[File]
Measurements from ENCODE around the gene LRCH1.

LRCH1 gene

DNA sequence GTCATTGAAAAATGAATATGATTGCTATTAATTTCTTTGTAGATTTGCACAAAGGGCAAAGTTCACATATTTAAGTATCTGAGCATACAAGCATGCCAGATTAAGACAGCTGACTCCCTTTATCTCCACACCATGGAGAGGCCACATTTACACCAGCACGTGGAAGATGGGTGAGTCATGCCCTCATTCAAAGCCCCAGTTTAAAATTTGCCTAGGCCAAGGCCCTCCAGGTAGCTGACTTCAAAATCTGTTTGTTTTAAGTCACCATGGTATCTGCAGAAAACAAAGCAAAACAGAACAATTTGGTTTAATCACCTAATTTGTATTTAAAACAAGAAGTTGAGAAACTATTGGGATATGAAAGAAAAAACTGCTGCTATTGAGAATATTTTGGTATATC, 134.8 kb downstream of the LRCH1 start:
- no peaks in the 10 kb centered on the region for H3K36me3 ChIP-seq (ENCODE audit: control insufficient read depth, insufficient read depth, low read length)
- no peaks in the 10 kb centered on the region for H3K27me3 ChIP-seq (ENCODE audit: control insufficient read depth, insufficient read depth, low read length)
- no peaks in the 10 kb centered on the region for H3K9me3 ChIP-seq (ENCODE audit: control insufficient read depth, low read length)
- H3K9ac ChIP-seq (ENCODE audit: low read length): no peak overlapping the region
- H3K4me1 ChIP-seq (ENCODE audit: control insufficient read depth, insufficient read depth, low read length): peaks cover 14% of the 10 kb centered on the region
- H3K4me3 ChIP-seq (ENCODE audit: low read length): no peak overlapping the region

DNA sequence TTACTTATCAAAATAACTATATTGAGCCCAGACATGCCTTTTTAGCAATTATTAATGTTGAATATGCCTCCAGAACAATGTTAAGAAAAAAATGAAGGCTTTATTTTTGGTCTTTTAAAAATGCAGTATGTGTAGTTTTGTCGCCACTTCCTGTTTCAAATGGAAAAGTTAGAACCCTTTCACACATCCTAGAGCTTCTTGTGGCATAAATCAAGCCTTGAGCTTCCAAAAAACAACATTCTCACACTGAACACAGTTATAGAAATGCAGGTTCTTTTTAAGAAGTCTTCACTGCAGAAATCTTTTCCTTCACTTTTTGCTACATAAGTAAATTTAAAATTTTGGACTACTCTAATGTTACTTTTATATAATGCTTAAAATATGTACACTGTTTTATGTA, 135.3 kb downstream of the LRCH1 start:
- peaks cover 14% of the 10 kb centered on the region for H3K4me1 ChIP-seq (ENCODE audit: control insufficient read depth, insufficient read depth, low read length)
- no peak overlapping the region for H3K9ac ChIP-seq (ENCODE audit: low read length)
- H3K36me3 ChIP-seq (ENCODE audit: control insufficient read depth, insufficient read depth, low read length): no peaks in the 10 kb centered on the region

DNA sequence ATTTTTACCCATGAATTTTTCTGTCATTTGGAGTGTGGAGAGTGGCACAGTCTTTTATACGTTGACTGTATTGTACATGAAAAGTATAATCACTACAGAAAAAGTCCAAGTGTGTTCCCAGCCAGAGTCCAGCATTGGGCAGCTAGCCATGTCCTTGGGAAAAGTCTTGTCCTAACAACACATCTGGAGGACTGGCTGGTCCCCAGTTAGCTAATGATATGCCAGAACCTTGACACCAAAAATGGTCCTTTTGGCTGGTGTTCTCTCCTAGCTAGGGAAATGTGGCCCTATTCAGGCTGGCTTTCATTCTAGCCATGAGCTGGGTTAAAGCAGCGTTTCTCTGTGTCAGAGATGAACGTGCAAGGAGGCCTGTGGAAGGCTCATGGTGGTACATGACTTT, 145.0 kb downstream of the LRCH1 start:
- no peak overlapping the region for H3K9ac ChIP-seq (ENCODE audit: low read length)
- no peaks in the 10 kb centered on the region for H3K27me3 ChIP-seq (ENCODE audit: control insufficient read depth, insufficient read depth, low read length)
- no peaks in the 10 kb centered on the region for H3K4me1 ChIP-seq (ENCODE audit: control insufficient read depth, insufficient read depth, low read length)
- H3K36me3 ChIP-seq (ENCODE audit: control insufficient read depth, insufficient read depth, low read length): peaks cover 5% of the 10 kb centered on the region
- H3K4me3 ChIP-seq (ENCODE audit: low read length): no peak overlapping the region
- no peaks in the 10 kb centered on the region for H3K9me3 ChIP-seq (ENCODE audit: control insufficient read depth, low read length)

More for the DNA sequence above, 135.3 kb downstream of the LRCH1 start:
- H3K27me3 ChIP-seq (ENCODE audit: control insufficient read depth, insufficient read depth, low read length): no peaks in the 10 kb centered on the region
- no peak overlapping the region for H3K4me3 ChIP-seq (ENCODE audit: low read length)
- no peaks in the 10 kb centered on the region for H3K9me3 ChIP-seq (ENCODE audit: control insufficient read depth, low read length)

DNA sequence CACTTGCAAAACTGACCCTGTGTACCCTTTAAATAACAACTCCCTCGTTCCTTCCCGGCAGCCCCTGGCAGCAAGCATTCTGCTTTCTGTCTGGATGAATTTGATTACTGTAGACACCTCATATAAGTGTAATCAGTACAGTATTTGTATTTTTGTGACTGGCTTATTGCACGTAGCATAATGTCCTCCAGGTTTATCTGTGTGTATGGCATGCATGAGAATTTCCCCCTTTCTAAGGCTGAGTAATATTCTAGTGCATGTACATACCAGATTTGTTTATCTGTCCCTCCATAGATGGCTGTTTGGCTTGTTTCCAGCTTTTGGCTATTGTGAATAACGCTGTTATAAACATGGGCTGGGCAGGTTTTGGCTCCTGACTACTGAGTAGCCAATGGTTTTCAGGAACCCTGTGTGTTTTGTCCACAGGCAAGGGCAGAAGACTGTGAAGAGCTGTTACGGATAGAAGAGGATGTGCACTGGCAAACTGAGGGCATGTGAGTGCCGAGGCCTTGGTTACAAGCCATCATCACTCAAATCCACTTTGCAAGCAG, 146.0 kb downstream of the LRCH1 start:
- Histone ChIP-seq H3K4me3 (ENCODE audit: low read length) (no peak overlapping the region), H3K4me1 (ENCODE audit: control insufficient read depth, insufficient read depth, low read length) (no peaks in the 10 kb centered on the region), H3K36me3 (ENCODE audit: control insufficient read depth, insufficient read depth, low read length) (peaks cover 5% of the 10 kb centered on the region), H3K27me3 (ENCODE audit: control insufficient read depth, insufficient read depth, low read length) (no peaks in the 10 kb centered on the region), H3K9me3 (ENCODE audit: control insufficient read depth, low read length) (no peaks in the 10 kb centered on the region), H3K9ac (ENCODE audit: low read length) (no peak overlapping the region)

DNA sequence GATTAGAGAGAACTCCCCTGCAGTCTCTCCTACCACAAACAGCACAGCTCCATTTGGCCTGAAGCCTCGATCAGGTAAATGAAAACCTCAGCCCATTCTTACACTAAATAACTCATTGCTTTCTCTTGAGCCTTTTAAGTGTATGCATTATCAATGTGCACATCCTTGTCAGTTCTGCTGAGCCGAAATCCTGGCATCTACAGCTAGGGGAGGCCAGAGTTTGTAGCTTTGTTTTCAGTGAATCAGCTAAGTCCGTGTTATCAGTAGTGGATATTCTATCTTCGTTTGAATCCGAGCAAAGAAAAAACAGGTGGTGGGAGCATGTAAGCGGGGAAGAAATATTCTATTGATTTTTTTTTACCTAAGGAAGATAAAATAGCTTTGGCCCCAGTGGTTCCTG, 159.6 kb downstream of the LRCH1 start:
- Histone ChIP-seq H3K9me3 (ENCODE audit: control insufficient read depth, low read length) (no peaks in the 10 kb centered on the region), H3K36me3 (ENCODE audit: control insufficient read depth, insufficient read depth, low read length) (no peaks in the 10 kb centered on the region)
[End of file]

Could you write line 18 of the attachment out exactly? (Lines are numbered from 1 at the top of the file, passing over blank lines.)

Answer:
- H3K36me3 ChIP-seq (ENCODE audit: control insufficient read depth, insufficient read depth, low read length): peaks cover 5% of the 10 kb centered on the region